Chapel Down Copper Still
Handily, for those eager to learn more, the new King’s Cross outpost offers a variety of masterclasses to help wine and gin fanatics get to the grape and grain of it. Whilst the spirits tasting (£15) offers a brief introduction to gin, Chapel Down and a taste of all three spirits, the wine tasting (£30) offers drinkers the opportunity to taste and chat through the making of five of their vinous creations, from fizz through to their still wines. For those that want to take it a step further and get into the nitty gritty of making their own gin, the Gin Works Experience (£95 for one person or £175 for two) is the full shebang. This takes place in the small, but perfectly formed room that houses their beautiful copper still, Helga. Guests are given a brief overview of the gin-making process, and a variety of botanicals to experiment with and distill their own gin onsite, to then take home with them for posterity.
Food pairings at Chapel Down
The kitchen and the bar work closely together to make sure that the food always compliments the drinks offering too — a novel and clever idea, especially considering that historically its tended to work the other way around. A generous splash of Chapel Down’s chardonnay goes into the cockles dish, whilst a little gin goes into their Welsh rarebit, and a generous slug of IPA from their Curious Brewing range is used to make a dreamy batter for their fish and chips. The space— over three, light-filled floors — is beautifully designed too, and was imagined by RIBA award-winning practice, Guy Holloway Architects — who also happened to have designed the Curious Brewery in Ashford, Kent.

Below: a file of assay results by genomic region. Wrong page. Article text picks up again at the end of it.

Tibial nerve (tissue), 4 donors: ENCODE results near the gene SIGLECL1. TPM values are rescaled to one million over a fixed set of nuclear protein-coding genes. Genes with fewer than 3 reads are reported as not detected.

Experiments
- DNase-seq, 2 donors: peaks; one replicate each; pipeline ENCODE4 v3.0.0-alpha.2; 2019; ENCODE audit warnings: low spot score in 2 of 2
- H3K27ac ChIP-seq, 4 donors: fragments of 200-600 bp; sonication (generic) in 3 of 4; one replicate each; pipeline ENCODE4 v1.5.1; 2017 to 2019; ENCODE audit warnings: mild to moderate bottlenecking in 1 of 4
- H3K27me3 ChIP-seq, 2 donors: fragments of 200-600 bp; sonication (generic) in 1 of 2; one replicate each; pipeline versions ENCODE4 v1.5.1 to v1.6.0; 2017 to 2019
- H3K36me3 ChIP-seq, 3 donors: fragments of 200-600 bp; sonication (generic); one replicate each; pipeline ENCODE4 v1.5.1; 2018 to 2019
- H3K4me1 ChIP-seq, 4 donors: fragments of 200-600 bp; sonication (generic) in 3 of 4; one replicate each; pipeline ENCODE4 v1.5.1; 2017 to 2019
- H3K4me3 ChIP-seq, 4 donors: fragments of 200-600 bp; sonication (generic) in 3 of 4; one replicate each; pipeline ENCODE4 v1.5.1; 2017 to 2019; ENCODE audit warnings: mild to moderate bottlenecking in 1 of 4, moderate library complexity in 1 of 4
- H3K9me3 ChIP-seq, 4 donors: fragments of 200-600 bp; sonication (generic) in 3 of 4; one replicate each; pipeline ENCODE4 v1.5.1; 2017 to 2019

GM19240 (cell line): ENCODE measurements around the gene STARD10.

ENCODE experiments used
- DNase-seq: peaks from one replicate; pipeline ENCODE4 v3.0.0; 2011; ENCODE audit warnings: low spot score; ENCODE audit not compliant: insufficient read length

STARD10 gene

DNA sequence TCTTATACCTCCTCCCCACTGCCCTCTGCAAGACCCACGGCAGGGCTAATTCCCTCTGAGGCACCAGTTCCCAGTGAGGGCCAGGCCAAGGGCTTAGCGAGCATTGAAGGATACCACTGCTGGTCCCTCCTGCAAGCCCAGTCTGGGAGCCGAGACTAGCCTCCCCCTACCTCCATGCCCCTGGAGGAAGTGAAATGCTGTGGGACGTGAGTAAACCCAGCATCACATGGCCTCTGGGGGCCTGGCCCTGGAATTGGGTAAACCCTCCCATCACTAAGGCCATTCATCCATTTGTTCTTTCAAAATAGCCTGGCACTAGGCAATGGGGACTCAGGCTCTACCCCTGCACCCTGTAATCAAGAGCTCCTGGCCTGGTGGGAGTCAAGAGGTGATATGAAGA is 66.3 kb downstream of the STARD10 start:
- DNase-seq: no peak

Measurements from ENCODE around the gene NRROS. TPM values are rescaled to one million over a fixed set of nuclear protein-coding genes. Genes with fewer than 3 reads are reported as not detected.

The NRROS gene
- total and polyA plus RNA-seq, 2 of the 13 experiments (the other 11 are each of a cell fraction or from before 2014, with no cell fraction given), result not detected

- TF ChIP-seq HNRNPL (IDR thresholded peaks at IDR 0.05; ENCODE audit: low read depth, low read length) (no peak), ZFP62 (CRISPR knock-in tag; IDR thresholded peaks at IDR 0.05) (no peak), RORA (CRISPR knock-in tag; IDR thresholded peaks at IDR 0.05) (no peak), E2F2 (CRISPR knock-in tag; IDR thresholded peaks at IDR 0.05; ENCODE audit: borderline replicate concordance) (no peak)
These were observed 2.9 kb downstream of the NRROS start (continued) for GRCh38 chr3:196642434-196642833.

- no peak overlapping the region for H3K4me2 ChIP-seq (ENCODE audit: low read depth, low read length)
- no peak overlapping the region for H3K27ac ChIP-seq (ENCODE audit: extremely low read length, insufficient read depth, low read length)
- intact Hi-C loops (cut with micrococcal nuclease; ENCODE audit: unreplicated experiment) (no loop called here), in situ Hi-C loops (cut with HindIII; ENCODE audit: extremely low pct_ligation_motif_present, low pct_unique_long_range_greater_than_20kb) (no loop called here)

Curious Apple with Rubens by Chapel Down
What is interesting about Chapel Down, as a brand and a destination in both Kent and London, is that they haven’t been afraid to diversify, and are doing so mindfully. An increasing amount of English wineries have also started to branch into making other drinks with a grape-first philosophy — Bolney Estate now make a gin, Foxhole, from the leftover grapes and waste-products of winemaking, whilst Tillingham’s unique Cyder’s are made in old Georgian Qvervi (clay pots) from old, heritage apple varieties.
Chapel Down, King’s Cross
These ambidextrous producers are also championing and bolstering English and Welsh wine tourism, which is booming — the UK is now home to over 500 commercial vineyards, and just under 170 working wineries, many of whom are opening their cellar doors to visitors for tours, food and lodging, and adding a much needed experiential angle to wine. King’s Cross not only boasts a cluster of vinous and spirited destinations beyond Chapel Down’s Gin Works, such as The Drop, Spiritland and Vinoteca, but St Pancras is also the gateway to the Kentish wine country. So, what are you waiting for Dorothy? Put on your red wellies and get ready to explore.
This article first appeared in the Autumn 2019 edition of King’s Cross Quarterly magazine. Read more about the people and stories that make King’s Cross, or find out where you can pick up the latest copy of King’s Cross Quarterly below.